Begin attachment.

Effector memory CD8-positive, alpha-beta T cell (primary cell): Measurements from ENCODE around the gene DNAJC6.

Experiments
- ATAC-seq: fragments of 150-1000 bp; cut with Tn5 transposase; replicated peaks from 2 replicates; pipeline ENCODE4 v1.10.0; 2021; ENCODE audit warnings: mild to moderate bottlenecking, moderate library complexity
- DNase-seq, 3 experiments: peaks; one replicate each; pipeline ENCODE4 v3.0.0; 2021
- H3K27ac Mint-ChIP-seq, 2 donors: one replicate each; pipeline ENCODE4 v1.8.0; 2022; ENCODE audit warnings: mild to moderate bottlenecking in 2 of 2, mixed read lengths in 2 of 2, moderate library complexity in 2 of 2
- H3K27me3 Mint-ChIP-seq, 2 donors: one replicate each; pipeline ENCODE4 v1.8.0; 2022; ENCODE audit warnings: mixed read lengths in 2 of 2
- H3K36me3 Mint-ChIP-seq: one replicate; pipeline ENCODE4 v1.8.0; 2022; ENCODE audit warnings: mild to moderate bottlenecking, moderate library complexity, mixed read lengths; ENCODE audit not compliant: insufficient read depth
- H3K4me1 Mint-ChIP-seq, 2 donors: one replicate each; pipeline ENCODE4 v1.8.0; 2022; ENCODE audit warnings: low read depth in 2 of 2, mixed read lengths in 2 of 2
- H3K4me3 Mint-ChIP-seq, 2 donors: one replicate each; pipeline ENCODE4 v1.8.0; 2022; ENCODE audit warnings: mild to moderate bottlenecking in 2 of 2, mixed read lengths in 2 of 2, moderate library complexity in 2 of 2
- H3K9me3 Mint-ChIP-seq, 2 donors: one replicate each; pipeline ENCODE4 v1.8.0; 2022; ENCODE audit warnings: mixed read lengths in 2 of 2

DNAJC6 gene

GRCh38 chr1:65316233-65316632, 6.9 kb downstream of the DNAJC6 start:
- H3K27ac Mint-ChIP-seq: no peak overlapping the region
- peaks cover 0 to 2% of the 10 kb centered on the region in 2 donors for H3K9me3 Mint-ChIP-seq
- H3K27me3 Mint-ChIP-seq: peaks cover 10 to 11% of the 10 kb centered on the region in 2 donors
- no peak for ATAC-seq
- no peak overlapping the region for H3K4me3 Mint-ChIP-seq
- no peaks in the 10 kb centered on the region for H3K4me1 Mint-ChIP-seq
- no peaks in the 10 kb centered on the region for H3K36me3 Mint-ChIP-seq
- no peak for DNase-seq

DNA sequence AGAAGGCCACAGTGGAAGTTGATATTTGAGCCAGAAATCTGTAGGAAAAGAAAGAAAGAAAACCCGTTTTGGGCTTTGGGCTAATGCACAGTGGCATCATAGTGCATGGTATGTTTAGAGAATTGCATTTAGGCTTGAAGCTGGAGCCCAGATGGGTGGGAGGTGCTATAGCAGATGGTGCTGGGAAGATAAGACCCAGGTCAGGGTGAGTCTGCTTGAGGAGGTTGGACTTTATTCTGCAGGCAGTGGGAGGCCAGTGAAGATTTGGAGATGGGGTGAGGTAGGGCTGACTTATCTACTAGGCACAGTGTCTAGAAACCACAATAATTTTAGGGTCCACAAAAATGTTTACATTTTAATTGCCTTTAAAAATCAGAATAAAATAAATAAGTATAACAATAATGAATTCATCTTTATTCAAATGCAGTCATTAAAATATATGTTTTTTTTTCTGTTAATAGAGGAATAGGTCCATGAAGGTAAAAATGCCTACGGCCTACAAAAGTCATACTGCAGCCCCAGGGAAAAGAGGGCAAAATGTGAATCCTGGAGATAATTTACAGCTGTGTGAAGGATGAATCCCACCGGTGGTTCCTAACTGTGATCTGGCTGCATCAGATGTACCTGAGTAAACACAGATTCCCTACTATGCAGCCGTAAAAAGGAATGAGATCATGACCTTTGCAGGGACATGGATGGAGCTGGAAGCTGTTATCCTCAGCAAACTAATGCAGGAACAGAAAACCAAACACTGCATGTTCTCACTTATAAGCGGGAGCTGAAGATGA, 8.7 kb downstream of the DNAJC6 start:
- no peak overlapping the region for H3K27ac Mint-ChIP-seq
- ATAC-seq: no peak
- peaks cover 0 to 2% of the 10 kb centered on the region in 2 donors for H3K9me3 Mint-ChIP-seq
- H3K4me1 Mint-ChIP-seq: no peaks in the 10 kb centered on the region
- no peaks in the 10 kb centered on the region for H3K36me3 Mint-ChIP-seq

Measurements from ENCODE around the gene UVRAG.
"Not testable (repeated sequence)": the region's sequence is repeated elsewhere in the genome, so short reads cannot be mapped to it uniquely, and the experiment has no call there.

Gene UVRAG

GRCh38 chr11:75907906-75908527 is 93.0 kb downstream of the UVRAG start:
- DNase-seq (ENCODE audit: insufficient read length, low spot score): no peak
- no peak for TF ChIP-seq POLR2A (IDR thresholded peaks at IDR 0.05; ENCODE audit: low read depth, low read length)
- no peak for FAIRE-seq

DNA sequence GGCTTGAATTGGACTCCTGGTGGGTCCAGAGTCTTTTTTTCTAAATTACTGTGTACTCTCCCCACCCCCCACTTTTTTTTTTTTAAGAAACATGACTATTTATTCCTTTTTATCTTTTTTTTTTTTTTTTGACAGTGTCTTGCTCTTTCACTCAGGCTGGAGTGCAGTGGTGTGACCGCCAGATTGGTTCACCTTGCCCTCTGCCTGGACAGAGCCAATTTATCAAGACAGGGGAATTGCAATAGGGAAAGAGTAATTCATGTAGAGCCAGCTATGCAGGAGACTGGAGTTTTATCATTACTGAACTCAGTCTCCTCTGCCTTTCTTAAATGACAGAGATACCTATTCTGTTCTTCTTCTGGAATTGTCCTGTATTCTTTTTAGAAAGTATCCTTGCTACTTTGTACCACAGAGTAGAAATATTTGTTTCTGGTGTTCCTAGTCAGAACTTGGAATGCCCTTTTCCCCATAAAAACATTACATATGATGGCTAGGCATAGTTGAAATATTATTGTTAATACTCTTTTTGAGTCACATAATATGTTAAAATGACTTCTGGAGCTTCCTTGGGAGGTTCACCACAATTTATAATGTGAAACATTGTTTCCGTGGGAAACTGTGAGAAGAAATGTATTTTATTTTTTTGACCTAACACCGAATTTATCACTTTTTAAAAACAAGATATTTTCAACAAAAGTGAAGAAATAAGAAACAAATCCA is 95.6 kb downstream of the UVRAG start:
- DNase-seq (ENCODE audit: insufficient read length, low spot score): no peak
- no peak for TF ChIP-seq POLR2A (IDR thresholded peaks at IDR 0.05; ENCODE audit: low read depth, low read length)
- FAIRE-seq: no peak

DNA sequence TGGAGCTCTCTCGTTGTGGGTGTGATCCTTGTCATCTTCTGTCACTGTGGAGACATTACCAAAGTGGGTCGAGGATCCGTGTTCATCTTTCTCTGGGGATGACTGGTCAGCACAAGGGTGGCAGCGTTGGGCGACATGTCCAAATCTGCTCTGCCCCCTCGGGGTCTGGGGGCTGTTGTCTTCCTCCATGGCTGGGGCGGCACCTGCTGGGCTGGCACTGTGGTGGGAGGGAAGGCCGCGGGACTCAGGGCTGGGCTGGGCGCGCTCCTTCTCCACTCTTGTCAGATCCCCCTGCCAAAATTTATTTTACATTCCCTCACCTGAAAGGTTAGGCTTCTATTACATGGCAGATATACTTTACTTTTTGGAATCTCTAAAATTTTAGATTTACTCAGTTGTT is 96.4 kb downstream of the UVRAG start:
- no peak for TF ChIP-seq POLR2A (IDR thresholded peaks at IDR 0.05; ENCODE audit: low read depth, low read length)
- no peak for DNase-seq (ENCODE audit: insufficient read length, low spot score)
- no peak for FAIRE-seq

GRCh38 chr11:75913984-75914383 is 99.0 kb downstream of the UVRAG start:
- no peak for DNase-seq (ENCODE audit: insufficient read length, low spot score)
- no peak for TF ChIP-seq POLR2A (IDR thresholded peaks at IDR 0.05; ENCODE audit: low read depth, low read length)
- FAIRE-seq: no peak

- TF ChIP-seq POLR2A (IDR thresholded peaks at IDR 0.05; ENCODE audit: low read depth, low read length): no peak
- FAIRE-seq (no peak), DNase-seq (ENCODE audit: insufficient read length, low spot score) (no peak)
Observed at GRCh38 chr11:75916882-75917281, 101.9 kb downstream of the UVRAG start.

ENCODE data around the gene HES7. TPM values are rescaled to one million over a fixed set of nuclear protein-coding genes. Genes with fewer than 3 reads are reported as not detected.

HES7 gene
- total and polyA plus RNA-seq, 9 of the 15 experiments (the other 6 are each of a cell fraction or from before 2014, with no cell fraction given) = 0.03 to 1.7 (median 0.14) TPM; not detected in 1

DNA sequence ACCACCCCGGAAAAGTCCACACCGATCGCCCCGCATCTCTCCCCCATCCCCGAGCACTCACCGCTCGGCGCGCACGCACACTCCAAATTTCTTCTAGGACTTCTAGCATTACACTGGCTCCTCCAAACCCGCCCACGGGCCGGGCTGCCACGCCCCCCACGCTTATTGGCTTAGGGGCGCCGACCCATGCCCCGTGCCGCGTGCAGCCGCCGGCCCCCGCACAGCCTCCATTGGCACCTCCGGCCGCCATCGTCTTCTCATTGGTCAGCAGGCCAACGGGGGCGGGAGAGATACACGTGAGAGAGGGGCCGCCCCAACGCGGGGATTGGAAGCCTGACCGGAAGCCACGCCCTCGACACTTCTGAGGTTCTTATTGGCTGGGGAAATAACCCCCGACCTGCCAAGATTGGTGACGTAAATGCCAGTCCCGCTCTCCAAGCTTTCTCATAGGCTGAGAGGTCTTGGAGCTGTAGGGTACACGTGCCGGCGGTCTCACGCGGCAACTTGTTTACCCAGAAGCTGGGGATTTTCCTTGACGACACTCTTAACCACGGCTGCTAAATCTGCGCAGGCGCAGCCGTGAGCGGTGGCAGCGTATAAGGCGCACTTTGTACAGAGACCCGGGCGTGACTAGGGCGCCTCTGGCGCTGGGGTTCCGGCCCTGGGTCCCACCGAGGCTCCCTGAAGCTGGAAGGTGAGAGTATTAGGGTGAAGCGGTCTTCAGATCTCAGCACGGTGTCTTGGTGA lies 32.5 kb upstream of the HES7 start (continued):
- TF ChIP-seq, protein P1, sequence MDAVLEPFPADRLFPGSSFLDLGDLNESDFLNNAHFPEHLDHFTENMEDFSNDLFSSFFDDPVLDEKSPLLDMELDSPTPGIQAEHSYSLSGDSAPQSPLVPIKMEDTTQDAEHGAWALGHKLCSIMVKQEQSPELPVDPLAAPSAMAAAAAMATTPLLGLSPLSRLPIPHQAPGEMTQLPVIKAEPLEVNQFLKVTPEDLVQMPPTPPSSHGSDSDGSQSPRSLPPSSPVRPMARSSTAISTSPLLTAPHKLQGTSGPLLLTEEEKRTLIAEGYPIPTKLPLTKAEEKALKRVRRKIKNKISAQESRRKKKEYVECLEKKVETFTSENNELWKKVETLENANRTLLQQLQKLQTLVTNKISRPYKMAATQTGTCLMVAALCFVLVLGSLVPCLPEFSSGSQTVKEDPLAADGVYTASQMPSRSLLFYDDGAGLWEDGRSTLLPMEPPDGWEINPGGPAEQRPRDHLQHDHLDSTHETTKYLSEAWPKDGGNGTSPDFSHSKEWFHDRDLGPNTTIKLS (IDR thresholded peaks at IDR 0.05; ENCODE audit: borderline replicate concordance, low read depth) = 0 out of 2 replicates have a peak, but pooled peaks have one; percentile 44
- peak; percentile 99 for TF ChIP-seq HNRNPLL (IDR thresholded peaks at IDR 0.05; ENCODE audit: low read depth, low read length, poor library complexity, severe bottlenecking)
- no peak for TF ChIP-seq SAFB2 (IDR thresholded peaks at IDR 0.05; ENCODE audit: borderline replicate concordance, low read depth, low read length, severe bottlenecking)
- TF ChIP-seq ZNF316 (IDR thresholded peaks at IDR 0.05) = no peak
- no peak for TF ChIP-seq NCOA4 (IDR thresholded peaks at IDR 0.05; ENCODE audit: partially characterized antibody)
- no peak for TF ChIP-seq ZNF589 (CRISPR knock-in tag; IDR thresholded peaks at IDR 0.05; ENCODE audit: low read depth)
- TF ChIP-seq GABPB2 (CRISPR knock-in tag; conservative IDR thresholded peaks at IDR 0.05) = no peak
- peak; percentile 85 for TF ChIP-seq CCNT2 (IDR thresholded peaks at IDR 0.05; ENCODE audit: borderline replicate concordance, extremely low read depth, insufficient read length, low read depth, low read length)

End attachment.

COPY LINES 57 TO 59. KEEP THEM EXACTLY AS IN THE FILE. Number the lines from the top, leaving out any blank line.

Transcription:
- no peak for TF ChIP-seq NCOA4 (IDR thresholded peaks at IDR 0.05; ENCODE audit: partially characterized antibody)
- no peak for TF ChIP-seq ZNF589 (CRISPR knock-in tag; IDR thresholded peaks at IDR 0.05; ENCODE audit: low read depth)
- TF ChIP-seq GABPB2 (CRISPR knock-in tag; conservative IDR thresholded peaks at IDR 0.05) = no peak